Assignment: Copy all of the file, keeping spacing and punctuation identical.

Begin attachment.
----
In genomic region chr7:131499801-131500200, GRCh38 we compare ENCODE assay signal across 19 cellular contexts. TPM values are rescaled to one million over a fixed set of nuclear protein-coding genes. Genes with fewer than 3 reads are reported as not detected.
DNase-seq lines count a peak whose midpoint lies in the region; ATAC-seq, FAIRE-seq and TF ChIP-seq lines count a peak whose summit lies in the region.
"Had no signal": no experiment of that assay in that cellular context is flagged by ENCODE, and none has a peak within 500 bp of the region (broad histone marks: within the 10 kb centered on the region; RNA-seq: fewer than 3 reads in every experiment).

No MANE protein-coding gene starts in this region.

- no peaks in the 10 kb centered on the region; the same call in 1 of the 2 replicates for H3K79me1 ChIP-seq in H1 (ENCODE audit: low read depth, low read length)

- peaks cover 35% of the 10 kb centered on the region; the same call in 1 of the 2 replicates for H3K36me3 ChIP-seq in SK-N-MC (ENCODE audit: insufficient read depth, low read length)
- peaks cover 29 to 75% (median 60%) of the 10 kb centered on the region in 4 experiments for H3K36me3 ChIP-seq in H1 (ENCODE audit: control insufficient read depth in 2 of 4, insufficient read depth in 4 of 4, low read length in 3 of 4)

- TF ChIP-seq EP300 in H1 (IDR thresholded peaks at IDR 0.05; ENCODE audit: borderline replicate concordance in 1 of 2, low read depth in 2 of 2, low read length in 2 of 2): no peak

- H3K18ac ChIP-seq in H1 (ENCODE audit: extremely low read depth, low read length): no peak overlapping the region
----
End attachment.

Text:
In genomic region chr7:131499801-131500200, GRCh38 we compare ENCODE assay signal across 19 cellular contexts. TPM values are rescaled to one million over a fixed set of nuclear protein-coding genes. Genes with fewer than 3 reads are reported as not detected.
DNase-seq lines count a peak whose midpoint lies in the region; ATAC-seq, FAIRE-seq and TF ChIP-seq lines count a peak whose summit lies in the region.
"Had no signal": no experiment of that assay in that cellular context is flagged by ENCODE, and none has a peak within 500 bp of the region (broad histone marks: within the 10 kb centered on the region; RNA-seq: fewer than 3 reads in every experiment).

No MANE protein-coding gene starts in this region.

- no peaks in the 10 kb centered on the region; the same call in 1 of the 2 replicates for H3K79me1 ChIP-seq in H1 (ENCODE audit: low read depth, low read length)

- peaks cover 35% of the 10 kb centered on the region; the same call in 1 of the 2 replicates for H3K36me3 ChIP-seq in SK-N-MC (ENCODE audit: insufficient read depth, low read length)
- peaks cover 29 to 75% (median 60%) of the 10 kb centered on the region in 4 experiments for H3K36me3 ChIP-seq in H1 (ENCODE audit: control insufficient read depth in 2 of 4, insufficient read depth in 4 of 4, low read length in 3 of 4)

- TF ChIP-seq EP300 in H1 (IDR thresholded peaks at IDR 0.05; ENCODE audit: borderline replicate concordance in 1 of 2, low read depth in 2 of 2, low read length in 2 of 2): no peak

- H3K18ac ChIP-seq in H1 (ENCODE audit: extremely low read depth, low read length): no peak overlapping the region